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Red Sox hire hitting coach Tim Hyers

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The Red Sox added hitting coach Tim Hyers and assistant hitting coach Andy Barkett to Alex Cora’s coaching staff on Saturday, per a team announcement. Hyers is fresh off of a two-year stint as the Dodgers’ hitting coach and director of Minor League hitting, while Barkett recently completed a one-year gig as the Pirates’ Triple-A manager.

Hyers, 46, played first base for the Padres, Tigers and Marlins during the mid-1990s. His major league career flamed out after just four seasons, but he picked up a gig as a hitting coach for the Tigers’ Single-A affiliate in 2002 and later served as an area scout, minor league hitting coordinator and interim coach for the Red Sox. He broke into the majors again when the Dodgers hired him in 2016 and helped the team to two playoff appearances.

“I’m a hitting coach at heart,” he told the Rockdale/Newton Citizen back in August, several weeks before the Dodgers started trudging through a two-week slump. “I don’t want to manage. I love working with hitters. I like the grind, the ups and downs. I was that type of player. I grinded through my career and had some good times and bad times. All players go through it and you’ve got to keep working, trust the process. One big thing is keeping it simple, but also not forgetting about who you are as a player. A lot of them want to do too much. It’s about not forgetting who you are and sticking with your strengths.”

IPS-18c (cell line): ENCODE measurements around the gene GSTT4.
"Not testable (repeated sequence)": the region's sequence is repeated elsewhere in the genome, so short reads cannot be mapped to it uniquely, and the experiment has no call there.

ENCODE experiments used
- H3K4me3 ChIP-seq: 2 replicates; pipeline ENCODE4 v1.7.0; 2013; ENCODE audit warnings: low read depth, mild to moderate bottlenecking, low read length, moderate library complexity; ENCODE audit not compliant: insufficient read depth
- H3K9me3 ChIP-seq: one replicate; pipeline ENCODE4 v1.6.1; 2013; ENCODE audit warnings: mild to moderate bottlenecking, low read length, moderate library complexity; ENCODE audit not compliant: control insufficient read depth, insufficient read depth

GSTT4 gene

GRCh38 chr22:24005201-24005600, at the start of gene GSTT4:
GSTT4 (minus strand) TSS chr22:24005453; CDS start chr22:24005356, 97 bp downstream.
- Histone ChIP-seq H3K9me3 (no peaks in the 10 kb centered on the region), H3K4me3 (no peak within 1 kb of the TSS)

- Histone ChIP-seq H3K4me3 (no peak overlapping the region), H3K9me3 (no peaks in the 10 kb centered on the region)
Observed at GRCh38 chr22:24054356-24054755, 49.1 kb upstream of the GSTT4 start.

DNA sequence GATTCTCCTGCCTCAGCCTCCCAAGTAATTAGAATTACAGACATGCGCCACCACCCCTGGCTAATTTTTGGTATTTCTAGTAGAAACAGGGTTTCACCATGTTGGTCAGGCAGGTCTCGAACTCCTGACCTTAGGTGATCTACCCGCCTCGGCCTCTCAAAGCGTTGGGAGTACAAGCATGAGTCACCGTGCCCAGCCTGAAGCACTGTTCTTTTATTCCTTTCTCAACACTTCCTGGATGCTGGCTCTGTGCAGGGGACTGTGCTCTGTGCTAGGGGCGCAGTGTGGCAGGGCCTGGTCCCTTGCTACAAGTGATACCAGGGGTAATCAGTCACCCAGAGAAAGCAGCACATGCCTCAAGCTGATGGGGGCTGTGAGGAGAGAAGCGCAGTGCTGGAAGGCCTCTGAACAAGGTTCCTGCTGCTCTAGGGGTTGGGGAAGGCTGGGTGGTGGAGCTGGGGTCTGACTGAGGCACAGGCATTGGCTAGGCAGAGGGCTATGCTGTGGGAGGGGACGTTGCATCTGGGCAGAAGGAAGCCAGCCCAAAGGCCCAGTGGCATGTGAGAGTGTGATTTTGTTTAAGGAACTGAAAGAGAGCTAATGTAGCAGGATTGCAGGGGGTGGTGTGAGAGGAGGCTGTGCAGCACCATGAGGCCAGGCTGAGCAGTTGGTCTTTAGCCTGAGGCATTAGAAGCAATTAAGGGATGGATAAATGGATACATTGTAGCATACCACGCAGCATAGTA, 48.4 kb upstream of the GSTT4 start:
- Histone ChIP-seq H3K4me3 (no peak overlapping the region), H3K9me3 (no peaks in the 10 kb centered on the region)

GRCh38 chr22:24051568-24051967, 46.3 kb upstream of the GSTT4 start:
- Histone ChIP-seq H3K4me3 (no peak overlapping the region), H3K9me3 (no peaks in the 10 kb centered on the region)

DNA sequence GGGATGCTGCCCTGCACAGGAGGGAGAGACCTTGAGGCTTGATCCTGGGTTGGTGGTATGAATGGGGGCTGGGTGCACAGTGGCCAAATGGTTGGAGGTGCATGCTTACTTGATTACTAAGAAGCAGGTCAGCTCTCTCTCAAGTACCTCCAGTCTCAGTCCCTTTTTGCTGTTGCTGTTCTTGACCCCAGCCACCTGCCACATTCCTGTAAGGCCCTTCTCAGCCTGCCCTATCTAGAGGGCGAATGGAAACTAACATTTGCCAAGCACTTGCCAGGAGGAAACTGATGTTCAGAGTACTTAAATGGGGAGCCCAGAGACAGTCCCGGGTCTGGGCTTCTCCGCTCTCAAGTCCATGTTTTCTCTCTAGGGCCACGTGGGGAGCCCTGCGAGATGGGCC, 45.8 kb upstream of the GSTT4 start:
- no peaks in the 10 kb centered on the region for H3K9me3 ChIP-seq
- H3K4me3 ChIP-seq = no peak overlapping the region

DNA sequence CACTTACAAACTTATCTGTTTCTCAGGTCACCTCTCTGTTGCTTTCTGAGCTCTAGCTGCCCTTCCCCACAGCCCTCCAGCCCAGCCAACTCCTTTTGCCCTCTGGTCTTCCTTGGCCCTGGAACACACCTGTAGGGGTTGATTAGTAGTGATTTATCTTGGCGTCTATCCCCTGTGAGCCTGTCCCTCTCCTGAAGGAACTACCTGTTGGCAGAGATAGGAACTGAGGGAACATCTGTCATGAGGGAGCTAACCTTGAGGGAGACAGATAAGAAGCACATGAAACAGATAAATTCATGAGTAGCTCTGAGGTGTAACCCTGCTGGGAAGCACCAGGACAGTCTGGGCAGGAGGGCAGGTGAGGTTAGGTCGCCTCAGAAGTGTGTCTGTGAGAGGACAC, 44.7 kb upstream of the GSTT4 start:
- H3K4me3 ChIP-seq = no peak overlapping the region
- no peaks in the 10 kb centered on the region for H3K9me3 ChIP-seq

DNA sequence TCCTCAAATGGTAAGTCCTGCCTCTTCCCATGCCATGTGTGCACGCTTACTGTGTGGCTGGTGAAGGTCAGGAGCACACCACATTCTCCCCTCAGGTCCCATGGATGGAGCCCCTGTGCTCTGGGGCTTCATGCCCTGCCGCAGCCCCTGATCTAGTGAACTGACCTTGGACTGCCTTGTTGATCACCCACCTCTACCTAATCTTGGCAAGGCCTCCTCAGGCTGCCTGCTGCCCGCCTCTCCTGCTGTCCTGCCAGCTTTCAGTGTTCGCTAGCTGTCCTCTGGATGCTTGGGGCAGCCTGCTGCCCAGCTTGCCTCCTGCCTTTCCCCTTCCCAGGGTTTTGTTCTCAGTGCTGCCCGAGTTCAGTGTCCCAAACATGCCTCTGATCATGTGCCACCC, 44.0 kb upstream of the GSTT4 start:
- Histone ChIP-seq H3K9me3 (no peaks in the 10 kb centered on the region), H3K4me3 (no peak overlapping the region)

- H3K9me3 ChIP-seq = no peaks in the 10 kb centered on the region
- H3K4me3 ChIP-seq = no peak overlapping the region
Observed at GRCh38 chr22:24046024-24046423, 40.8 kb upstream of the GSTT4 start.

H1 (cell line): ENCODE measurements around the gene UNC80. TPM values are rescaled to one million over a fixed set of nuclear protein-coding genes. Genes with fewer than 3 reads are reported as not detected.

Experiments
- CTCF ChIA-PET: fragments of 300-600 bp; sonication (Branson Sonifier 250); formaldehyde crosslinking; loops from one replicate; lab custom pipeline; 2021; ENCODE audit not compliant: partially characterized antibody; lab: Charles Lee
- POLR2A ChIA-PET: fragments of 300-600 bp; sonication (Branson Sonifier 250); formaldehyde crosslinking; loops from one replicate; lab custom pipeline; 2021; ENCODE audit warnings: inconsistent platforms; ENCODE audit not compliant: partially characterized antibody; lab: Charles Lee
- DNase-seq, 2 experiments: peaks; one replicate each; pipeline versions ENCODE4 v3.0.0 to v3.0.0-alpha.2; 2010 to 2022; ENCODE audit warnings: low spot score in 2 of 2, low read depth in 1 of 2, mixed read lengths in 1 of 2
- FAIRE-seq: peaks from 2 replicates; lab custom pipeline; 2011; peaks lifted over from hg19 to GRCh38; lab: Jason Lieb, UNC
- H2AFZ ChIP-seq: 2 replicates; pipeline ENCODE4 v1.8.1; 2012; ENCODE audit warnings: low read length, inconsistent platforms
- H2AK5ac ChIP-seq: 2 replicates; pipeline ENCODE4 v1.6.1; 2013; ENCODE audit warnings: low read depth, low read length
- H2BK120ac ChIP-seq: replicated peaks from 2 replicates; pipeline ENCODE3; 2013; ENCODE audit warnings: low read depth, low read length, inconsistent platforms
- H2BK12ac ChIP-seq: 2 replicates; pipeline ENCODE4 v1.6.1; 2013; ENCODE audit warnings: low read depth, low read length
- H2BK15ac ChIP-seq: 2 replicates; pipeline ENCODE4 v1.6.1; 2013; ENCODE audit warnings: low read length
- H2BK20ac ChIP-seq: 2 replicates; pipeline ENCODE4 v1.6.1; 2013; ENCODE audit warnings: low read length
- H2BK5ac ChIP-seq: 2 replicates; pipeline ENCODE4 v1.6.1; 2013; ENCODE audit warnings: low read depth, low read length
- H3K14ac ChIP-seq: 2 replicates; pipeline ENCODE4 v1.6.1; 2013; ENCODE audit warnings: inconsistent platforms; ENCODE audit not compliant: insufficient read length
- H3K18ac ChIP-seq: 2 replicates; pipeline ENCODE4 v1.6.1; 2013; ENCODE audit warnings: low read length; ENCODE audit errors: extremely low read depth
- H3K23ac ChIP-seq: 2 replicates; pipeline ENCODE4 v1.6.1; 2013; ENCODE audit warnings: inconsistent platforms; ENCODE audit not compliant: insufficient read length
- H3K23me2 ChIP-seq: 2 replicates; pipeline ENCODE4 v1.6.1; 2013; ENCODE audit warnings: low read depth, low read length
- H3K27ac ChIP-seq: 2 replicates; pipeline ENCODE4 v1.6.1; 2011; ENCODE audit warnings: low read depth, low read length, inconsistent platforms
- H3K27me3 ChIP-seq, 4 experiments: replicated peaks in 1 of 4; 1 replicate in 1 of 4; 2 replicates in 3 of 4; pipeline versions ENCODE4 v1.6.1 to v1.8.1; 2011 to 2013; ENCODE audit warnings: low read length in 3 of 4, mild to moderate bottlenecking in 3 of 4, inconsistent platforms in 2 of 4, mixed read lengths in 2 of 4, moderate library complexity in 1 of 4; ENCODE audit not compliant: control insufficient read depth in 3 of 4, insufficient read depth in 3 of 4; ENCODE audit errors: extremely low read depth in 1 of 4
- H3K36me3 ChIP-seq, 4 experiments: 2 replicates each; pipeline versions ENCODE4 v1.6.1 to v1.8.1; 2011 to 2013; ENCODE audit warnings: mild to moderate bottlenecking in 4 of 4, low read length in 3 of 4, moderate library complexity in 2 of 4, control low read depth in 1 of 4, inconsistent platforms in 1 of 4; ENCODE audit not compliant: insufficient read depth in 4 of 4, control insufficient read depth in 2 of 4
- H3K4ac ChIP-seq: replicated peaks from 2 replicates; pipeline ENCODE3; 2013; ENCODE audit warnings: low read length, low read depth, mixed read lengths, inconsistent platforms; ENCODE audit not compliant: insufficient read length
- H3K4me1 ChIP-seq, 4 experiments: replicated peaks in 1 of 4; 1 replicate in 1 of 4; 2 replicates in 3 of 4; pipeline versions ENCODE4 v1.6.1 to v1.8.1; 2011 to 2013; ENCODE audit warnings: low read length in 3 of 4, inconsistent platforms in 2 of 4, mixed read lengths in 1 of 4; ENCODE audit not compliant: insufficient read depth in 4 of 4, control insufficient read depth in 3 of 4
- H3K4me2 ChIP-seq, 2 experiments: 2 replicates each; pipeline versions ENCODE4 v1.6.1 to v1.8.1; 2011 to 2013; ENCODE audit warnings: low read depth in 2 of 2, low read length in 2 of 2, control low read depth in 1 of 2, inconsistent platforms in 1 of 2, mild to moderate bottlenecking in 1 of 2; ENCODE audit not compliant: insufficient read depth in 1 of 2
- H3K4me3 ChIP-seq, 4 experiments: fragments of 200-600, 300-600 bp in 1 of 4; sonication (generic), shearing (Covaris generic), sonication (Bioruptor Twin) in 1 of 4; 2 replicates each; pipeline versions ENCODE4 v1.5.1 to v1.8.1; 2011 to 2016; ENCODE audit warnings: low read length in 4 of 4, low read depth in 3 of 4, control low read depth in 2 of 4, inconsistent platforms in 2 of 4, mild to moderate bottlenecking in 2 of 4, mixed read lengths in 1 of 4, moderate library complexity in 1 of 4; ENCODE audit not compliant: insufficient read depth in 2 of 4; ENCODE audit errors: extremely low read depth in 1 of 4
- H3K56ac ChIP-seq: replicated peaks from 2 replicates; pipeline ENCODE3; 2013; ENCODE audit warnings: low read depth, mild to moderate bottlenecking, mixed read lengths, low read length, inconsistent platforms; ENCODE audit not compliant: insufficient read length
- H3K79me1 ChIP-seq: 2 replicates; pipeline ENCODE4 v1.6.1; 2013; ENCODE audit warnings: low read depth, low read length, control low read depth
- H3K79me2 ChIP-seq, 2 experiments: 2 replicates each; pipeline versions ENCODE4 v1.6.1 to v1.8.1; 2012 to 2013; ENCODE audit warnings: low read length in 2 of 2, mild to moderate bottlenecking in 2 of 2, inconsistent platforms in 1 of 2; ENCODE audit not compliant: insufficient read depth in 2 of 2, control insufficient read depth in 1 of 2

Barkett, 43, lasted several months as an infielder/outfielder for the 2001 Pirates before capping his career in the majors. He has not coached at the big league level yet, but has acquired extensive experience working with the minor league affiliates of the Pirates, Braves, Marlins and Tigers over the last 11 seasons.

Cora will be formally introduced as the Red Sox’ manager on Monday. Excepting bullpen coach and catching instructor Dana Levangie, he’ll be rolling with a brand-new coaching staff for the 2018 season, including first base coach and outfield instructor Tom Goodwin, third base coach and infield instructor Carlos Febles and bench coach Ron Roenicke. He has yet to name a pitching coach.

Kendrys Morales pitched a scoreless inning Sunday

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Nothing went right for the Blue Jays this weekend. The club was swept in a four-game series against the Athletics, including a 9-2 loss on Sunday. Not wanting to burn out his bullpen in a lopsided game — and perhaps thinking about the general entertainment value involved — Blue Jays manager John Gibbons decided to send designated hitter Kendrys Morales out to pitch the ninth inning. And in typical baseball fashion, he saw better results than some of the dudes who do this all the time.

Morales, who actually pitched in Cuba nearly 20 years ago, worked around a walk for a scoreless inning. He induced three fly outs and topped out at 87.4 mph on his fastball, per Brooks Baseball. He received a standing ovation on the way back to the dugout. Morales hasn’t been hearing that sort of thing for his contributions with the bat recently.

Morales, 34, is batting just .163/.248/.279 with three home runs through 32 games this season. There’s been some understandable clamoring for top prospect Vladmir Guerrero, Jr. to cut into his at-bats. For his part, Morales has been doing everything he can to break out of his slumber at the plate, including ditching the glasses he started wearing during spring training. Hey, whatever works. Morales also had two of Toronto’s four hits on Sunday.

On the heels of Morales’ first MLB appearance on the mound, it feels rather appropriate that the Blue Jays will get their first look at Angels sensation Shohei Ohtani — at least as a hitter — beginning on Tuesday.